Massive mobilizations across France, most notably led by rail workers in what has been popularly dubbed “Black Tuesday,” are gaining momentum in the fight against President Emmanuel Macron’s attempts to liberalize the economy. The mobilizations, along with student occupations may be heralding the beginning of a real social movement against the French President less than a year into his presidency.
April 2, the 50th anniversary of the 1968 protests, marked the beginning of a national strike led by railway workers bringing mass transportation to a near standstill.
Nobody believed such a mobilization could have occurred in response to Macron’s liberalization of the economy through what has been purported as the government’s privatization of the SNCF (the Société nationale des chemins de fer français, the national state-owned railway company). But the fear derived from the announcement that the SNCF would be converted into a publicly listed company, coming on the heels of the government-led attacks on job-related benefits and a public campaign against railway workers.
The fact that a strike occured is especially significant as there was previously no firm call to strike, apart from Sud Rail, one of four unions behind “Black Tuesday.” Union leaderships have attempted to contain the rank and file’s anger at Macron’s policy decisions. The French government has recently given priority to the development of the “TGV” (France’s intercity high-speed rail service, operated by the SNCF, and the most profitable sector of the railways) against a rational investment plan for the railway network as a whole, that is, the trains that the working population uses the most. Now Macron wants to hold railway workers responsible for the social ills caused by this state policy.
During the Parisian railway demonstration, the railway workers articulated their defence of not only themselves as workers but of, largely, French public service; they also made clear that French society and the welfare of French workers were, philosophically, at odds with Macronist ideology of privatization. This defense of public services galvanized large numbers of railway workers, including even supervisors who have in the past been used by management to quell strikes. This put the rank and file in a favorable position, enabling them to outflank the union leadership.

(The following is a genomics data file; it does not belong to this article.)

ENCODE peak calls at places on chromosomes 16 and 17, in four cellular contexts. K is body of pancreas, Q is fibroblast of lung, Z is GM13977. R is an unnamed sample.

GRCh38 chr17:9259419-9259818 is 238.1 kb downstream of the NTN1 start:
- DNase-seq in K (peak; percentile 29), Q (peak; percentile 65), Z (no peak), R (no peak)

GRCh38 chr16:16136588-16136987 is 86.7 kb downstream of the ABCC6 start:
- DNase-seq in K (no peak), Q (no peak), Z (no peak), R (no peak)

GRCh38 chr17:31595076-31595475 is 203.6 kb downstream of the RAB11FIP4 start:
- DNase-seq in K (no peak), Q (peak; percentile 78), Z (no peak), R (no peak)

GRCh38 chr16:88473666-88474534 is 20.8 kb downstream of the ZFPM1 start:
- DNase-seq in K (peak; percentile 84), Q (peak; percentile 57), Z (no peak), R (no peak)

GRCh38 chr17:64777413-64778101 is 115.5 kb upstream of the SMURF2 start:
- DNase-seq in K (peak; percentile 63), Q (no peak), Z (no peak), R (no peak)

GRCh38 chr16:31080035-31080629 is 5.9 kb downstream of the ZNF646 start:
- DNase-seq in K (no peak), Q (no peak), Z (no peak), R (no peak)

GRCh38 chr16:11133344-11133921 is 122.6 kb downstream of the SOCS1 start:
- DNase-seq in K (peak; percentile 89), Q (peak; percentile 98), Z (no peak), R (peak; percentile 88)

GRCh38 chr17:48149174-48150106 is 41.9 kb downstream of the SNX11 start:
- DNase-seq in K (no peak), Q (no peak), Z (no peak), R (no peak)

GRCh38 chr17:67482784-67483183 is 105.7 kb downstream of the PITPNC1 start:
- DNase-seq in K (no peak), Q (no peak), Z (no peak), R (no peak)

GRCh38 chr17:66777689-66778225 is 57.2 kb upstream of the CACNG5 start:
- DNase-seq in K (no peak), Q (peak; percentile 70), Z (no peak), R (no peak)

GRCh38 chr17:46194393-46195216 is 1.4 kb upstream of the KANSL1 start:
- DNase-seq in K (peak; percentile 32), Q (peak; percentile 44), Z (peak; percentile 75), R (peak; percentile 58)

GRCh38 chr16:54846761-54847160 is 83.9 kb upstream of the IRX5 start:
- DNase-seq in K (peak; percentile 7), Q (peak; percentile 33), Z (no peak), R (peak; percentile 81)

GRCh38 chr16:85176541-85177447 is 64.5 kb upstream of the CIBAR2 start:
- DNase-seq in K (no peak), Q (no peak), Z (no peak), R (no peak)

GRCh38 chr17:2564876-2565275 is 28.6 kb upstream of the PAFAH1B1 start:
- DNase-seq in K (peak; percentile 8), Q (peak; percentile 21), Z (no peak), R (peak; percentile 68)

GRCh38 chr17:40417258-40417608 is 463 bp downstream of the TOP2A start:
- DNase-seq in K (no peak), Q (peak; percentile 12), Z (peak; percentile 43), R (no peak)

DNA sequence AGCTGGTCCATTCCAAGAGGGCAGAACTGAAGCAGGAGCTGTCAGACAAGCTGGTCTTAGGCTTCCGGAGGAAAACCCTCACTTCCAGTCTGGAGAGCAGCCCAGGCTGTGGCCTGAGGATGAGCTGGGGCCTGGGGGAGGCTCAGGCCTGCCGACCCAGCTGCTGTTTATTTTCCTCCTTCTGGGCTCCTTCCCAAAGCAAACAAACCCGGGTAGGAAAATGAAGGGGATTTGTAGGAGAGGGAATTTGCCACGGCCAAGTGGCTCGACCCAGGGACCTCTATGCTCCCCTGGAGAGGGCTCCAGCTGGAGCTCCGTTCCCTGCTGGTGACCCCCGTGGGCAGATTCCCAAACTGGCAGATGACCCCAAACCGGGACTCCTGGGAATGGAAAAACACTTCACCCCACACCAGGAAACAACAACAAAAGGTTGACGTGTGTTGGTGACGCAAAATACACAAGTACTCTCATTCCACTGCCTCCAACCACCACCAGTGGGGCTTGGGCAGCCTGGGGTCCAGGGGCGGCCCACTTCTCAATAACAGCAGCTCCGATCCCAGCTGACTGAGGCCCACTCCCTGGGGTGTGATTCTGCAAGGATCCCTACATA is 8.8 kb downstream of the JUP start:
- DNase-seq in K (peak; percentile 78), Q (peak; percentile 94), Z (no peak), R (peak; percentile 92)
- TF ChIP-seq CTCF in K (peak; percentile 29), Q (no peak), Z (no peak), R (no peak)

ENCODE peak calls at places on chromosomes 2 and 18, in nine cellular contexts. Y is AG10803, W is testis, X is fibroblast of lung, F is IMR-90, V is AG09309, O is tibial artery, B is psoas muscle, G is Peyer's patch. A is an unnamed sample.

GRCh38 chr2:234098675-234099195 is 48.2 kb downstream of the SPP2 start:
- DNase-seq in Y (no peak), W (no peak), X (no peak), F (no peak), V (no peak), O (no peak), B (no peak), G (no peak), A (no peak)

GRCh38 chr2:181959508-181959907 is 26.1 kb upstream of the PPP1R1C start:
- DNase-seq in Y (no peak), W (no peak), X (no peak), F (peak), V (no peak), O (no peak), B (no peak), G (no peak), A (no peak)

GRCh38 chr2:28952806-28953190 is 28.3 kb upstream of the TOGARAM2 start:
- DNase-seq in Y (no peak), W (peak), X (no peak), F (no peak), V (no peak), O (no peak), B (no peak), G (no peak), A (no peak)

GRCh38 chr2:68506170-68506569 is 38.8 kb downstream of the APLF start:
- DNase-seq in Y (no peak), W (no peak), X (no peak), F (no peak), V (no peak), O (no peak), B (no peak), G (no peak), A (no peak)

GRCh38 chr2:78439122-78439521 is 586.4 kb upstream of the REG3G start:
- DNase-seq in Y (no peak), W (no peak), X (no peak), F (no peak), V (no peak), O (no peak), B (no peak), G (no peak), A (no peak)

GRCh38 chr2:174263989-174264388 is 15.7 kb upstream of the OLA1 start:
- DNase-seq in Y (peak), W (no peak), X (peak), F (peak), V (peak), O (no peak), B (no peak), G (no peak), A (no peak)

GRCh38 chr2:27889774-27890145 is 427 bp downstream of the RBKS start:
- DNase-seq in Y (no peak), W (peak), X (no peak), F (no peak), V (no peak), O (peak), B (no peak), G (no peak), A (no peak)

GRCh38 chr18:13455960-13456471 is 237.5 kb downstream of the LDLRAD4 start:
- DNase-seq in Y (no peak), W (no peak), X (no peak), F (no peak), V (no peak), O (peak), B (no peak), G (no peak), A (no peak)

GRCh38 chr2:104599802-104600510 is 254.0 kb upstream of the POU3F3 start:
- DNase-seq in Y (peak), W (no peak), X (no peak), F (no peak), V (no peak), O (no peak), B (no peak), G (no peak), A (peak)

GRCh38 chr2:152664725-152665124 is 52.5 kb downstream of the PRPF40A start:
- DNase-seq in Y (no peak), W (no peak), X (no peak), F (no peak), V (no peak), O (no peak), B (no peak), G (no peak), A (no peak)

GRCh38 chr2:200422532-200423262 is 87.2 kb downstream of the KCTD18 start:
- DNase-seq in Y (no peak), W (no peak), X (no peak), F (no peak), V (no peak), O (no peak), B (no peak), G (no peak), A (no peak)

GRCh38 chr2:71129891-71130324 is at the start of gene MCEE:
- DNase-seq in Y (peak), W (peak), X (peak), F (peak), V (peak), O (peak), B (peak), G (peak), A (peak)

In the first months of his presidency, Macron succeeded in passing (counter) reforms without a strong opposition–in good measure thanks to his policy of social dialogue and to a rather lethargic trade union leadership. Now, however, we are seeing a decreasing support to Macron. The government’s partial retreat on the issue of the tax reform plan, in order not to alienate pensioners, is a response to its weakened political clout. Last week, people on the street said that they were initially in favor of Macron but have since lost confidence in him. At the same time, the demonstration of staff at elderly care centers (called EHPADs), against the lack of funds and the deterioration of their working conditions – and, therefore, of their patients – also enjoys strong popular support.
Although it has not yet become a nation-wide struggle, there is also the fight against the admissions process at the university, with mobilized universities such as Montpellier, Bordeaux, and especially Le Mirail. Student occupations in La Sorbonne and other French universities have been met with riot police. The occupations, which have lasted for a number of weeks, by students and mainly by staff, teacher-researchers, and staff could be the sign of a change. Add to that the strike by Air France staff on Friday and dozens of less visible conflicts throughout the country.
More recently, one of the main buildings (Tolbiac) of the Sorbonne University in Paris was occupied by students. It was response to a statement by Macron on TV, where he said that “the student movement is not really mobilized.” The following day, students took over the Tolbiac Sorbonne.
Has Macronism, which until recently was considered invincible, reached its limits? This is the question that the most lucid analysts have begun to ask in light of this “baptism of the street. For example, Cécile de Cornudet recently said in the business newspaper Les Echos,
“To break with François Hollande’s supposed immobility, Emmanuel Macron has turned into a bulldozer, sure of his own legitimacy — except that at the time of the first balance sheet, the bulldozer risks appearing as a ‘disconnected president,’ and the reforms threaten to be perceived as lacking a political, associative and intellectual ‘body’.”
That’s why it is necessary to have a strategy to win. We need a program, a democratic organization and a direction that allows us to go beyond the trade union-corporatist framework of the current workers’ movement. And 50 years after May of 68, the massive mobilizations of workers, and the student occupations of La Sorbonne and other universities suggest a reactivation against Macron’s politics.
Juan Chingo is editor of Révolution Permanente and a member of Courant Communiste Révolutionnaire in the Nouveau Parti Anticapitaliste (NPA).
Translated by Arielle Concilio